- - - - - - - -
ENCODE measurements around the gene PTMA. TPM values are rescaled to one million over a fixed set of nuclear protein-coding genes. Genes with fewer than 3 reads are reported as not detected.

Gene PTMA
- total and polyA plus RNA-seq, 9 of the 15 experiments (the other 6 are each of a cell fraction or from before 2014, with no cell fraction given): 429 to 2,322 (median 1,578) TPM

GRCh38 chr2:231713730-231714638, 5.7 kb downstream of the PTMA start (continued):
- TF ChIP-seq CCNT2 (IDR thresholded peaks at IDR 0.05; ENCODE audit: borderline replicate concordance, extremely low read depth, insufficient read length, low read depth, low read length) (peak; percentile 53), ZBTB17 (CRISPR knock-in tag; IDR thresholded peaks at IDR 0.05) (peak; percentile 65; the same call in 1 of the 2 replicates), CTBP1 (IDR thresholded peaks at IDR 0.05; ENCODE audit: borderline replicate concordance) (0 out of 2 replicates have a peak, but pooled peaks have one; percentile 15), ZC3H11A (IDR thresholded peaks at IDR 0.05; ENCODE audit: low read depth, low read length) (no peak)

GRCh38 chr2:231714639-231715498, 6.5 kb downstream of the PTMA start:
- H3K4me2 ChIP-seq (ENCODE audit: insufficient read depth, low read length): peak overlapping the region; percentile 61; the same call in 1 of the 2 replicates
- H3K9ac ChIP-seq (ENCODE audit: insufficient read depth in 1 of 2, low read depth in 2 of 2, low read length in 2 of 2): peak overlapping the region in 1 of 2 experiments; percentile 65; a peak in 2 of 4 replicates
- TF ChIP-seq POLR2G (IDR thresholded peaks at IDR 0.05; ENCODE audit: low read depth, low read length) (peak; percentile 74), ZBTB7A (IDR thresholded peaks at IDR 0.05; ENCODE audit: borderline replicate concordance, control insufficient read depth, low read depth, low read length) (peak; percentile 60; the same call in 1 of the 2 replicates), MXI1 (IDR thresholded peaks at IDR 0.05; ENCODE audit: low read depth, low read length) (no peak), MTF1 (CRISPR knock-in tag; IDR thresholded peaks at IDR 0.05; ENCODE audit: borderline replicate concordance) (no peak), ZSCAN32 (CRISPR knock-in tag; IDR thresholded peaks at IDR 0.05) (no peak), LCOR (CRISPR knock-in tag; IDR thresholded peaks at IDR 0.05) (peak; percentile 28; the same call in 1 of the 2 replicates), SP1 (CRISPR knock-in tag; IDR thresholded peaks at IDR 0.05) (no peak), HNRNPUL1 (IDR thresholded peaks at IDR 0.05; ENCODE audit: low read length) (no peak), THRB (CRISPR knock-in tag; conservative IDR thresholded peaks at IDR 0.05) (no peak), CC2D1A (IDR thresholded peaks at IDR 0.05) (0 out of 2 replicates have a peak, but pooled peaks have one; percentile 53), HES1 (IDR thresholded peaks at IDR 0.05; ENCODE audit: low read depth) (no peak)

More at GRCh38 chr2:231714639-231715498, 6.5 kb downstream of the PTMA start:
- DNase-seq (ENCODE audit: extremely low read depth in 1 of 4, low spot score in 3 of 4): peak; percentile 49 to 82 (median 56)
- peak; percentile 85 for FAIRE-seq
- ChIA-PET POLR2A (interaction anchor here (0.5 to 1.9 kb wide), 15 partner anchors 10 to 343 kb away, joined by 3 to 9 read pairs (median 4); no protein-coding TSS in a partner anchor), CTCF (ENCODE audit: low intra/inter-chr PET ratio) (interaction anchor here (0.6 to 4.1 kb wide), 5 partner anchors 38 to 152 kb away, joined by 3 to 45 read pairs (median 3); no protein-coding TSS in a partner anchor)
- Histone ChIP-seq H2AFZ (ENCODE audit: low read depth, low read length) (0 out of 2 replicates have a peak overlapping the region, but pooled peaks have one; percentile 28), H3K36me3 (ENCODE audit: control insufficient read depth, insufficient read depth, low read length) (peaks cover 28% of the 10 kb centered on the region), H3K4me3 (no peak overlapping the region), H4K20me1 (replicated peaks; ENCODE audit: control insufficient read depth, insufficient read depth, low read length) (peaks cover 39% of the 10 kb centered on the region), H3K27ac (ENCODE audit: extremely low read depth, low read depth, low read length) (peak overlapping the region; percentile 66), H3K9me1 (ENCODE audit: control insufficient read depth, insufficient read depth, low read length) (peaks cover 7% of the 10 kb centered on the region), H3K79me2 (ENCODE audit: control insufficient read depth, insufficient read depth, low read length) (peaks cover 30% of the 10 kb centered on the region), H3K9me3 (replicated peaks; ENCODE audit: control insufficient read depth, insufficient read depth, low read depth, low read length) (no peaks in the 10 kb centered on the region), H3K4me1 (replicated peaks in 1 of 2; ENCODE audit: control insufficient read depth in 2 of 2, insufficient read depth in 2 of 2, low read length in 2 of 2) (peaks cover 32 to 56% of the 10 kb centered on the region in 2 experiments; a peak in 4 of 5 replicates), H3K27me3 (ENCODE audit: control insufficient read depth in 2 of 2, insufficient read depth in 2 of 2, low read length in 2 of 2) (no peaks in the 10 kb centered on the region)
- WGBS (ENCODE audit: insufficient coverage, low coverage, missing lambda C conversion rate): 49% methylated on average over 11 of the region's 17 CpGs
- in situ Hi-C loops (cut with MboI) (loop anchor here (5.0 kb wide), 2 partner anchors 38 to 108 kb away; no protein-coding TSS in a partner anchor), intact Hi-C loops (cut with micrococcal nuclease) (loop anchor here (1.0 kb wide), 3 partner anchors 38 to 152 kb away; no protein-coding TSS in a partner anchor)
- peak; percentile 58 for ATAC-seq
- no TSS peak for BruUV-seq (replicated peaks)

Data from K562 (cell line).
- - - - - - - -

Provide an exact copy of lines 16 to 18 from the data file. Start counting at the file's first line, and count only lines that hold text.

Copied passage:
- in situ Hi-C loops (cut with MboI) (loop anchor here (5.0 kb wide), 2 partner anchors 38 to 108 kb away; no protein-coding TSS in a partner anchor), intact Hi-C loops (cut with micrococcal nuclease) (loop anchor here (1.0 kb wide), 3 partner anchors 38 to 152 kb away; no protein-coding TSS in a partner anchor)
- peak; percentile 58 for ATAC-seq
- no TSS peak for BruUV-seq (replicated peaks)